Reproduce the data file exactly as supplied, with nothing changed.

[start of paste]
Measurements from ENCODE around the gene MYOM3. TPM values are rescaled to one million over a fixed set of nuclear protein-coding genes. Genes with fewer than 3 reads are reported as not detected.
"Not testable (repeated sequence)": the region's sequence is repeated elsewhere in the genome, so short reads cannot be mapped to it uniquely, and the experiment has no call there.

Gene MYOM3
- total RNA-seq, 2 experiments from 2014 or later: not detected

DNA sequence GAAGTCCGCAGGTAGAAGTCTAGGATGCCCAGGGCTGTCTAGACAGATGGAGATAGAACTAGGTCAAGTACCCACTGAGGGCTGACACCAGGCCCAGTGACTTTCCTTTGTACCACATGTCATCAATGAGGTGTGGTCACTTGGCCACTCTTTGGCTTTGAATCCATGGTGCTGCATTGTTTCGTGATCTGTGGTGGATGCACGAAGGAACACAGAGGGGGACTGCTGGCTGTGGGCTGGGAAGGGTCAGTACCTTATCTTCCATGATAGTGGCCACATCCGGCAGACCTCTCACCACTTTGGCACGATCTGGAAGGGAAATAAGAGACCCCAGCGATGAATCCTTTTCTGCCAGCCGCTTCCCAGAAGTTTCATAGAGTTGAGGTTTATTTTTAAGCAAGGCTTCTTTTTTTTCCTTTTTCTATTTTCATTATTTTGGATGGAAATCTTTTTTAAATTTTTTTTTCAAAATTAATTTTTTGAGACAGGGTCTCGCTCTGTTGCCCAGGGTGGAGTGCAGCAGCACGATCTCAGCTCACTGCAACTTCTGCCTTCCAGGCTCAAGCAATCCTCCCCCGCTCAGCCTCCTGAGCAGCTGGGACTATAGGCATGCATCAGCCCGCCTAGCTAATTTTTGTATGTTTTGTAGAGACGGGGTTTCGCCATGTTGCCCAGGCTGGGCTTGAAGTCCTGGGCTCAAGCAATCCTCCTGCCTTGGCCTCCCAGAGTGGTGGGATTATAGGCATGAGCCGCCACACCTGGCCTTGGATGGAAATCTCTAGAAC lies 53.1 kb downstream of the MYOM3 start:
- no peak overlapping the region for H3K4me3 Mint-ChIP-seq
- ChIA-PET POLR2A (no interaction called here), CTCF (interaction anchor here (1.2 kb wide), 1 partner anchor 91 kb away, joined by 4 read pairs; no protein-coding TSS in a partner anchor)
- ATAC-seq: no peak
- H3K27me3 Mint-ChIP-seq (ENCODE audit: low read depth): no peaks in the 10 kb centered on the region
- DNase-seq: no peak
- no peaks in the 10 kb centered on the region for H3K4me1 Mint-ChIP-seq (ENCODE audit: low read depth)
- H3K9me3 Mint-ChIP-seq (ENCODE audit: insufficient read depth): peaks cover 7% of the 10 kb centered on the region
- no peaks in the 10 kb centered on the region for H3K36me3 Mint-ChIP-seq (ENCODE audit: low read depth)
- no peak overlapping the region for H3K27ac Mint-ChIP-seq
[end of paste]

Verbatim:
Measurements from ENCODE around the gene MYOM3. TPM values are rescaled to one million over a fixed set of nuclear protein-coding genes. Genes with fewer than 3 reads are reported as not detected.
"Not testable (repeated sequence)": the region's sequence is repeated elsewhere in the genome, so short reads cannot be mapped to it uniquely, and the experiment has no call there.

Gene MYOM3
- total RNA-seq, 2 experiments from 2014 or later: not detected

DNA sequence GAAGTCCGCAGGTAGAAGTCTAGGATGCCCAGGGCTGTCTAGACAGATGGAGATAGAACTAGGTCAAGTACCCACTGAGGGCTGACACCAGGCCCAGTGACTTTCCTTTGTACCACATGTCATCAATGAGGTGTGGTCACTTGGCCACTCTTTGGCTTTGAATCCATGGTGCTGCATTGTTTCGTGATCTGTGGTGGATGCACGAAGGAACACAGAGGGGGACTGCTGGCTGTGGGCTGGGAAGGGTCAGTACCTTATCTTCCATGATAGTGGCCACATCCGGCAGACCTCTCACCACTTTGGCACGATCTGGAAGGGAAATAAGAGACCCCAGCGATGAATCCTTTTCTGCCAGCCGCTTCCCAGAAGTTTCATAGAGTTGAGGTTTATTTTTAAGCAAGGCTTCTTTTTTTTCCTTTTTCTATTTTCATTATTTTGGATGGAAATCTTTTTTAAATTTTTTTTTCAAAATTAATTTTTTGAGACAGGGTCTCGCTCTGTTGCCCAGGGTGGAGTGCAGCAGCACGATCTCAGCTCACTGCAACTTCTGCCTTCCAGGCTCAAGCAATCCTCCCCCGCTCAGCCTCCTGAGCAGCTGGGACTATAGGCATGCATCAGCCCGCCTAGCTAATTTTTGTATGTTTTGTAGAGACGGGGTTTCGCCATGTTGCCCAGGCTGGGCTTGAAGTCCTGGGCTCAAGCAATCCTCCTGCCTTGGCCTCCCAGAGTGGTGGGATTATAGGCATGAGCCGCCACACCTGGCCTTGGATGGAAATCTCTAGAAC lies 53.1 kb downstream of the MYOM3 start:
- no peak overlapping the region for H3K4me3 Mint-ChIP-seq
- ChIA-PET POLR2A (no interaction called here), CTCF (interaction anchor here (1.2 kb wide), 1 partner anchor 91 kb away, joined by 4 read pairs; no protein-coding TSS in a partner anchor)
- ATAC-seq: no peak
- H3K27me3 Mint-ChIP-seq (ENCODE audit: low read depth): no peaks in the 10 kb centered on the region
- DNase-seq: no peak
- no peaks in the 10 kb centered on the region for H3K4me1 Mint-ChIP-seq (ENCODE audit: low read depth)
- H3K9me3 Mint-ChIP-seq (ENCODE audit: insufficient read depth): peaks cover 7% of the 10 kb centered on the region
- no peaks in the 10 kb centered on the region for H3K36me3 Mint-ChIP-seq (ENCODE audit: low read depth)
- no peak overlapping the region for H3K27ac Mint-ChIP-seq